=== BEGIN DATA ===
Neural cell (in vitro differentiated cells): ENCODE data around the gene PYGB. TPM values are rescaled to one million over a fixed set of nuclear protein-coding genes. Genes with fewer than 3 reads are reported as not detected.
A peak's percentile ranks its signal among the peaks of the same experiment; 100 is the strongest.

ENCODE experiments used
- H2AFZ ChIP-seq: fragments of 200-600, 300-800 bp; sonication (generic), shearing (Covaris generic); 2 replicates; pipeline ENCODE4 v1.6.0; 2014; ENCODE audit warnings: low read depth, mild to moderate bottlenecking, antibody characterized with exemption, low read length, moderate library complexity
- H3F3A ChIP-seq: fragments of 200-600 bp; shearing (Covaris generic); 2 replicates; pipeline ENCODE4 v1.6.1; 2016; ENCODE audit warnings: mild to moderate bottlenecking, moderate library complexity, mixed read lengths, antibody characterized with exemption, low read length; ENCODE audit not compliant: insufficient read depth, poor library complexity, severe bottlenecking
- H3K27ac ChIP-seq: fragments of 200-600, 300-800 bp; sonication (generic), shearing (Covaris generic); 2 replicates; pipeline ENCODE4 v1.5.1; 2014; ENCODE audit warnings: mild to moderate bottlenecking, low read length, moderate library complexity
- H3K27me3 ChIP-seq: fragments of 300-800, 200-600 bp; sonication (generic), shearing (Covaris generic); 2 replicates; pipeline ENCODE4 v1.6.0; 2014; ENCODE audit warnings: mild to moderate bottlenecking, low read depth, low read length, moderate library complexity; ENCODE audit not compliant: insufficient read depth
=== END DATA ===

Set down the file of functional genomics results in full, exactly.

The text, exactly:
Neural cell (in vitro differentiated cells): ENCODE data around the gene PYGB. TPM values are rescaled to one million over a fixed set of nuclear protein-coding genes. Genes with fewer than 3 reads are reported as not detected.
A peak's percentile ranks its signal among the peaks of the same experiment; 100 is the strongest.

ENCODE experiments used
- H2AFZ ChIP-seq: fragments of 200-600, 300-800 bp; sonication (generic), shearing (Covaris generic); 2 replicates; pipeline ENCODE4 v1.6.0; 2014; ENCODE audit warnings: low read depth, mild to moderate bottlenecking, antibody characterized with exemption, low read length, moderate library complexity
- H3F3A ChIP-seq: fragments of 200-600 bp; shearing (Covaris generic); 2 replicates; pipeline ENCODE4 v1.6.1; 2016; ENCODE audit warnings: mild to moderate bottlenecking, moderate library complexity, mixed read lengths, antibody characterized with exemption, low read length; ENCODE audit not compliant: insufficient read depth, poor library complexity, severe bottlenecking
- H3K27ac ChIP-seq: fragments of 200-600, 300-800 bp; sonication (generic), shearing (Covaris generic); 2 replicates; pipeline ENCODE4 v1.5.1; 2014; ENCODE audit warnings: mild to moderate bottlenecking, low read length, moderate library complexity
- H3K27me3 ChIP-seq: fragments of 300-800, 200-600 bp; sonication (generic), shearing (Covaris generic); 2 replicates; pipeline ENCODE4 v1.6.0; 2014; ENCODE audit warnings: mild to moderate bottlenecking, low read depth, low read length, moderate library complexity; ENCODE audit not compliant: insufficient read depth